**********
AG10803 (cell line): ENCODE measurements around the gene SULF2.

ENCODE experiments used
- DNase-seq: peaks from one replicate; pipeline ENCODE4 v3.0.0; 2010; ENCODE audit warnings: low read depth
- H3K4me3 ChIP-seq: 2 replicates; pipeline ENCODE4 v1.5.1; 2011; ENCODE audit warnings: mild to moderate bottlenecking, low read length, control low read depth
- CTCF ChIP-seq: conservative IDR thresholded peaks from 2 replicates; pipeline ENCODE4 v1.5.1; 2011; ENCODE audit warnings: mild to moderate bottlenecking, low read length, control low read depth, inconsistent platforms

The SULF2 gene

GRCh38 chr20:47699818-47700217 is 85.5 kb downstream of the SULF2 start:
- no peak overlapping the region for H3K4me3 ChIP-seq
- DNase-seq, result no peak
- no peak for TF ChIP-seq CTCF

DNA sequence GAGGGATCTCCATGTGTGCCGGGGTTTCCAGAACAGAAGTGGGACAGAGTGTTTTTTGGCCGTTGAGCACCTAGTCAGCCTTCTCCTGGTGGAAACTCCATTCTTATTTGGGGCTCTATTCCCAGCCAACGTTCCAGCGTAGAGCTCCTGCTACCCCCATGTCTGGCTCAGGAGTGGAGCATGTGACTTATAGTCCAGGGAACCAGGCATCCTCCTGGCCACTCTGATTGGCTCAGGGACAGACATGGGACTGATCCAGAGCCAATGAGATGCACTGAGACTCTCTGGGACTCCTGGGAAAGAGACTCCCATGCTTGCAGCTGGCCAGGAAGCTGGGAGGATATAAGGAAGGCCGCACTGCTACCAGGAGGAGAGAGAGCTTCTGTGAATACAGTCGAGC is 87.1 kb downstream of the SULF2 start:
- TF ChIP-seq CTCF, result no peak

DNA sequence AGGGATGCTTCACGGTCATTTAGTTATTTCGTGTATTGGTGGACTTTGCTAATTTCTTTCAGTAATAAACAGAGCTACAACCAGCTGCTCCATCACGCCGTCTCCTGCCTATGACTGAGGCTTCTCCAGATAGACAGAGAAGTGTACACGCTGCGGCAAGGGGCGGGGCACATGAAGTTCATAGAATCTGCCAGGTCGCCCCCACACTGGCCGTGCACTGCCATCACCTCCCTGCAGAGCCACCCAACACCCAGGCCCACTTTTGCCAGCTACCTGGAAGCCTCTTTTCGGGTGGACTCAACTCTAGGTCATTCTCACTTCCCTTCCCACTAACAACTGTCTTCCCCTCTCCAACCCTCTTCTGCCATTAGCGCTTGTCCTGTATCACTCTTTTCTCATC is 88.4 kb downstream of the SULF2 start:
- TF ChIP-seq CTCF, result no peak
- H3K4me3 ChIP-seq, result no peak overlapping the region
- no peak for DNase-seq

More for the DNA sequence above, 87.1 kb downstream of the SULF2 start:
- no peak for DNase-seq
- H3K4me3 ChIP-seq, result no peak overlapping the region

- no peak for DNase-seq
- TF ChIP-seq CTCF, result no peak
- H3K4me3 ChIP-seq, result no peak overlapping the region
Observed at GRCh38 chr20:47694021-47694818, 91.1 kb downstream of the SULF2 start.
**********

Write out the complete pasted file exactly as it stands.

AG10803 (cell line): ENCODE measurements around the gene SULF2.

ENCODE experiments used
- DNase-seq: peaks from one replicate; pipeline ENCODE4 v3.0.0; 2010; ENCODE audit warnings: low read depth
- H3K4me3 ChIP-seq: 2 replicates; pipeline ENCODE4 v1.5.1; 2011; ENCODE audit warnings: mild to moderate bottlenecking, low read length, control low read depth
- CTCF ChIP-seq: conservative IDR thresholded peaks from 2 replicates; pipeline ENCODE4 v1.5.1; 2011; ENCODE audit warnings: mild to moderate bottlenecking, low read length, control low read depth, inconsistent platforms

The SULF2 gene

GRCh38 chr20:47699818-47700217 is 85.5 kb downstream of the SULF2 start:
- no peak overlapping the region for H3K4me3 ChIP-seq
- DNase-seq, result no peak
- no peak for TF ChIP-seq CTCF

DNA sequence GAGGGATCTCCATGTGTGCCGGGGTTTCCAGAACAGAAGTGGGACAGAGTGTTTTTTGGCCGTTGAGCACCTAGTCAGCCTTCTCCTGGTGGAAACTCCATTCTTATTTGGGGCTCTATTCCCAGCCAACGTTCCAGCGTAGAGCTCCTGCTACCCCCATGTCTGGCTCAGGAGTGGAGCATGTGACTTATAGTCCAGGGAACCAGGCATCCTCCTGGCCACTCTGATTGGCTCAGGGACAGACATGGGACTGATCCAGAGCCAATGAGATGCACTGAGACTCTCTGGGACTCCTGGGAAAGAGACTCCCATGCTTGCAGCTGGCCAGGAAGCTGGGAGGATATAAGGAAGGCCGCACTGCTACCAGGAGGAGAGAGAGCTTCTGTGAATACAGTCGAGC is 87.1 kb downstream of the SULF2 start:
- TF ChIP-seq CTCF, result no peak

DNA sequence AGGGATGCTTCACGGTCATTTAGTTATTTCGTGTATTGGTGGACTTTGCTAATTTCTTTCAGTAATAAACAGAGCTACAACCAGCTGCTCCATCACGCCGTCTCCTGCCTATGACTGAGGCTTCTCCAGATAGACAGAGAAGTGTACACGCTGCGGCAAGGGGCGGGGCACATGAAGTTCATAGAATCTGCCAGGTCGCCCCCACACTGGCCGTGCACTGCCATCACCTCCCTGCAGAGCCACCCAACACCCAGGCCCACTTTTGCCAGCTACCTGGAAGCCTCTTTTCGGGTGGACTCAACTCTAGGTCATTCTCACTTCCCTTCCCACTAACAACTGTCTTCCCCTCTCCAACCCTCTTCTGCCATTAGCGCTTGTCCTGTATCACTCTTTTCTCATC is 88.4 kb downstream of the SULF2 start:
- TF ChIP-seq CTCF, result no peak
- H3K4me3 ChIP-seq, result no peak overlapping the region
- no peak for DNase-seq

More for the DNA sequence above, 87.1 kb downstream of the SULF2 start:
- no peak for DNase-seq
- H3K4me3 ChIP-seq, result no peak overlapping the region

- no peak for DNase-seq
- TF ChIP-seq CTCF, result no peak
- H3K4me3 ChIP-seq, result no peak overlapping the region
Observed at GRCh38 chr20:47694021-47694818, 91.1 kb downstream of the SULF2 start.